MELBOURNE (Reuters) - New South Wales, the Australian state most severely affected by last summer's wildfires on Tuesday marked the official close to its worst ever bushfire season, which burned more than 6% of the state's land area and killed 25 people.
The country's devastating fire season, which lasted from September until torrential rains hit in February, killed 33 people and a billion native animals nationally. It destroyed some 2,500 homes and a wilderness area the size of South Korea.
The season was unprecedented in terms of fire conditions, the loss of lives and property, and the threat to communities across large parts of the state, NSW Rural Fire Service Commissioner Shane Fitzsimmons said.“We continue to thank our members’ families, colleagues and employers for allowing our volunteers to provide such a great level of protection to the people of NSW," he said in a statement.
“Time and time again, we’ve heard from affected areas how the incredible work of firefighters on the ground, backed up by the crews in the air, have helped save people and property.”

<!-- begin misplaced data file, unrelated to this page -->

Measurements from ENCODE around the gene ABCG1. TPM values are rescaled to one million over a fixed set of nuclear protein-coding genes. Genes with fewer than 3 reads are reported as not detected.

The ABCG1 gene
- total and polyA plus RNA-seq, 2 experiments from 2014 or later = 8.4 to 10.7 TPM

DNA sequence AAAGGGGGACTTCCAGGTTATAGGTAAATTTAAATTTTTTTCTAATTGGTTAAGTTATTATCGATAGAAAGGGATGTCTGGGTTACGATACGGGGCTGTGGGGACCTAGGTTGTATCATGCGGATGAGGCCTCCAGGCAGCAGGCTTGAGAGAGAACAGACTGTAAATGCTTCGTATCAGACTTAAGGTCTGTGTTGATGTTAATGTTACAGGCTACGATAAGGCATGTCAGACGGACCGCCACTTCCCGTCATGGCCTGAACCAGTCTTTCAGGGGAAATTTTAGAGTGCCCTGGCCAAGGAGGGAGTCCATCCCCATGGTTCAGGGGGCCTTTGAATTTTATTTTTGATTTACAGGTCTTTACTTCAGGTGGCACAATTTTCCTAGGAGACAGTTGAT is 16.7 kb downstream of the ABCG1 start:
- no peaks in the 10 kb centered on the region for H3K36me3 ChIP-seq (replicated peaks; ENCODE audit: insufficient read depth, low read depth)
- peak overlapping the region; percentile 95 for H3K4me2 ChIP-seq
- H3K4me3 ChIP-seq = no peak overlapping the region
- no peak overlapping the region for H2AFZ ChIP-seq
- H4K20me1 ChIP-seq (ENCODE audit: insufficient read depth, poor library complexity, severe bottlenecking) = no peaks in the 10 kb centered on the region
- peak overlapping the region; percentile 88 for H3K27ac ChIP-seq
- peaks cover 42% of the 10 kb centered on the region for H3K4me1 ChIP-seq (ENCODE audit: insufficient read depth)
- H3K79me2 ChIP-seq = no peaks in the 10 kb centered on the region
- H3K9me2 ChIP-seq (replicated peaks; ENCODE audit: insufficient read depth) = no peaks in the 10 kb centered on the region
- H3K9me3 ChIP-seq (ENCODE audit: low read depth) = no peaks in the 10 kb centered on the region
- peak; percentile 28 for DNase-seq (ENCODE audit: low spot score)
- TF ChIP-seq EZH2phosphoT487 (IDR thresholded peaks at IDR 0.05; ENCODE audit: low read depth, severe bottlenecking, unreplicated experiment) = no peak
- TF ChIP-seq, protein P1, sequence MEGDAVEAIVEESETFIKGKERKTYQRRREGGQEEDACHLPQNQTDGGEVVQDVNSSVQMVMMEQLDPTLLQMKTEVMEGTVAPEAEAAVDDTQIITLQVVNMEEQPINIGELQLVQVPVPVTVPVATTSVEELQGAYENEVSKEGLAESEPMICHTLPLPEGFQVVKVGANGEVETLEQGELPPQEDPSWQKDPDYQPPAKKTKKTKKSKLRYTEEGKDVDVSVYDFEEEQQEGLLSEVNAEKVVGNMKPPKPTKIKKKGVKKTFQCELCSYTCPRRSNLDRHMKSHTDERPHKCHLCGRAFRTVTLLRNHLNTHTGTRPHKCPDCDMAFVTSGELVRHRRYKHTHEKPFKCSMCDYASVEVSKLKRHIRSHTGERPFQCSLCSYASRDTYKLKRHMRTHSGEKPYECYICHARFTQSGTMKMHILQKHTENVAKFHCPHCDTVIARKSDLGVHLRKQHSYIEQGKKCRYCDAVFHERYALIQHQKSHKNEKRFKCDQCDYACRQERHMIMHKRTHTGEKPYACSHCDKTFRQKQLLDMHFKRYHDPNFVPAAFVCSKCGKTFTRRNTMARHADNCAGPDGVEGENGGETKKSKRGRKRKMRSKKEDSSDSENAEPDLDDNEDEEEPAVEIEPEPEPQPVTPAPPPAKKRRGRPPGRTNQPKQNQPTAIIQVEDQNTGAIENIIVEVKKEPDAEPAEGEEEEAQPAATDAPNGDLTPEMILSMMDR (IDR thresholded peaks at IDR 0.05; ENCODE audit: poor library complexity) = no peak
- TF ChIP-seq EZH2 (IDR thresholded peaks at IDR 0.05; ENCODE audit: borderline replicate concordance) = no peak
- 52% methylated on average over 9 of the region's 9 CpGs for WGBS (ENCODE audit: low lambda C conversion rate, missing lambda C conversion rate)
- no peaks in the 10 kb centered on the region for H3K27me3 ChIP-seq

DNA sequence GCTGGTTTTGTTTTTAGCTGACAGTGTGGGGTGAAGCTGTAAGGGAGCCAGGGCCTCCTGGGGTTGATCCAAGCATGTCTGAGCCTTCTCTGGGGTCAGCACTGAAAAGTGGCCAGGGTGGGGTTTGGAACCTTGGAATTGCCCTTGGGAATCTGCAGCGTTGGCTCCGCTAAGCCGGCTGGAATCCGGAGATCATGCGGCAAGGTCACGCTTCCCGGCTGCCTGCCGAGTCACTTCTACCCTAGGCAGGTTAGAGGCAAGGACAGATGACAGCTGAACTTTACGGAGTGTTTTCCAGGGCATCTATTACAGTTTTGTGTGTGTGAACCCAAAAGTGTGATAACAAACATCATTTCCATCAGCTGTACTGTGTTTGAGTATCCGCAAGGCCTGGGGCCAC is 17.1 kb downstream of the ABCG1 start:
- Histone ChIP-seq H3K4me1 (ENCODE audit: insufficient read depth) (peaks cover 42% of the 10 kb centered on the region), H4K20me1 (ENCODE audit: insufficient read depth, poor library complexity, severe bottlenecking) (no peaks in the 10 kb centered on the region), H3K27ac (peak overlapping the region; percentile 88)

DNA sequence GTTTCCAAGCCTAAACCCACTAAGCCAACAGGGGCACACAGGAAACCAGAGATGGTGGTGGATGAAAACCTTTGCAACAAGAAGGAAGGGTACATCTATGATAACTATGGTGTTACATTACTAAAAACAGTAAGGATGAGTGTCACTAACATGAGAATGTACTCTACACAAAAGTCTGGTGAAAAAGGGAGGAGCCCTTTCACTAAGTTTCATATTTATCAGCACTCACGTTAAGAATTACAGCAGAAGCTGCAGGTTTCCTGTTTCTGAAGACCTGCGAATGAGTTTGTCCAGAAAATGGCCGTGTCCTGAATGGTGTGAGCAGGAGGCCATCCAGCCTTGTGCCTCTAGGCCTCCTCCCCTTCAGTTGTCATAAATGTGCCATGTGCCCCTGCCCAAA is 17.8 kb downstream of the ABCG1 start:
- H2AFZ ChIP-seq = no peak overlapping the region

Three local volunteer firefighters and three U.S. firefighters were among those killed in NSW.
Many residents impacted by the fires are still waiting for insurance payouts, according to local media reports, while coronavirus-linked travel restrictions have meant many tourist areas in the state will not see an influx of spenders to shore up their struggling economies.
“While the focus now for all of us is rightly on the coronavirus response effort, the next bush fire season will begin in only a matter of months, so keep your property prepared and have your bush fire survival plan up to date and discussed with those in your family and household,” Fitzsimmons said.
Australian summers are now effectively twice as long as its winters as climate change has increased temperatures since the middle of the last century, according to research by the Australia Institute, a think-tank based in the capital.
While global emissions have fallen as a result of a downturn in aviation and other industries in the wake of the coronavirus, policy makers contend it may not have a long lasting impact on slowing climate change.
(Reporting by Melanie Burton; Editing by Lincoln Feast.)